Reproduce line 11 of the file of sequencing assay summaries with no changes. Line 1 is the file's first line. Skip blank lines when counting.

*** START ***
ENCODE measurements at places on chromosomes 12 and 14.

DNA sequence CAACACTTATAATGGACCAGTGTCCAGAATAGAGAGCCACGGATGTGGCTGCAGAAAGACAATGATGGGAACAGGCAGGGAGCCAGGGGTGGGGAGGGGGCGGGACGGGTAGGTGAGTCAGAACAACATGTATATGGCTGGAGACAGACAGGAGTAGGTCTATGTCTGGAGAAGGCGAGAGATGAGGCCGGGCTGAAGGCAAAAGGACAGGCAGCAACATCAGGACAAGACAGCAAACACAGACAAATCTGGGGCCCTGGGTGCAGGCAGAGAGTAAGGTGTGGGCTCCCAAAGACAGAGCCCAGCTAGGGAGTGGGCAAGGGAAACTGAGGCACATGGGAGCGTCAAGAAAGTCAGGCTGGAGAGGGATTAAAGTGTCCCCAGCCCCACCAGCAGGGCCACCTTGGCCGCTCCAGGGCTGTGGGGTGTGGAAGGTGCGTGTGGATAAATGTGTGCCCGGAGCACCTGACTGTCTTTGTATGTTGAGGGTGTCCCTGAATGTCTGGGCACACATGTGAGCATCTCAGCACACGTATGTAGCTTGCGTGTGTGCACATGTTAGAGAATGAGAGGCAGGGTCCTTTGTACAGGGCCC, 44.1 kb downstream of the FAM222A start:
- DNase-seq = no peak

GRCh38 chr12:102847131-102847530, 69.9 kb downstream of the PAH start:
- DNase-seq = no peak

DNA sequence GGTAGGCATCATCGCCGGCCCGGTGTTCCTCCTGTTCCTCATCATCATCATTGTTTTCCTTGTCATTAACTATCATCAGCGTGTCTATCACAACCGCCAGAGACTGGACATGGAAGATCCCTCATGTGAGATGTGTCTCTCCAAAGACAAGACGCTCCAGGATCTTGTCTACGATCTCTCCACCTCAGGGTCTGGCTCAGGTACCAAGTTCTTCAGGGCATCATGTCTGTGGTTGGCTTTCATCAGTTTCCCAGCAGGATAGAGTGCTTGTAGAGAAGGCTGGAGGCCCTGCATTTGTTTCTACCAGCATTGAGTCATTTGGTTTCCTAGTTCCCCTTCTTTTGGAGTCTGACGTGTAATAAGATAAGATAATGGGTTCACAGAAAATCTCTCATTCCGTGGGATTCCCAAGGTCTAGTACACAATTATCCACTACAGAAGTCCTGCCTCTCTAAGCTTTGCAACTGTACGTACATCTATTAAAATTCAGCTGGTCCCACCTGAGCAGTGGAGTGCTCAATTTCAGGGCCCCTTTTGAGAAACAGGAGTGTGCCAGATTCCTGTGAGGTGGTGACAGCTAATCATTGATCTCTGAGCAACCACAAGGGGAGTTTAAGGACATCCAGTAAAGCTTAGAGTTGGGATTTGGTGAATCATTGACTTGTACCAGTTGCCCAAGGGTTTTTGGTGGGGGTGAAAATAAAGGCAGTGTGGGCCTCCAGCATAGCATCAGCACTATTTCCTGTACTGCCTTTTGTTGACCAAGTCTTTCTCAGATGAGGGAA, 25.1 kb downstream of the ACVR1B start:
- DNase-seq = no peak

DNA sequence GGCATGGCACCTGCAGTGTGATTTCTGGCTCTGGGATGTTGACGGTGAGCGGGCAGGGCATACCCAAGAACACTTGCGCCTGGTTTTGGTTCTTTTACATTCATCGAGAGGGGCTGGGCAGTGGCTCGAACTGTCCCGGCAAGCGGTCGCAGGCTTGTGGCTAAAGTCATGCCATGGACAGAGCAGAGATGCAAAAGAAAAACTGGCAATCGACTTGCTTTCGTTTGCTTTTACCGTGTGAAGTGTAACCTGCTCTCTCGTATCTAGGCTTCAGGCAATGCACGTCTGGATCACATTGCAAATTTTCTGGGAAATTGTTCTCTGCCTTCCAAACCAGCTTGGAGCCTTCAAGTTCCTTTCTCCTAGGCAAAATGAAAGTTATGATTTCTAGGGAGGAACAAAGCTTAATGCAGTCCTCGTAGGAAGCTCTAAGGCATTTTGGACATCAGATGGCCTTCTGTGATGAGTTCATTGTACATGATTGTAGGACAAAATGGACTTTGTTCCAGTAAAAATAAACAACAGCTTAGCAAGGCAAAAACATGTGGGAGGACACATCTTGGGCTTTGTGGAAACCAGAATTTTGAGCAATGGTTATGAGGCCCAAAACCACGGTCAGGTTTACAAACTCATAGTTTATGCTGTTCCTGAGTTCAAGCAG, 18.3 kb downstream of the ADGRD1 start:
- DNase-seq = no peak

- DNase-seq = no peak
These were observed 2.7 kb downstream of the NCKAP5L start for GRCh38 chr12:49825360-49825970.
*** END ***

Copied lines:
These were observed 2.7 kb downstream of the NCKAP5L start for GRCh38 chr12:49825360-49825970.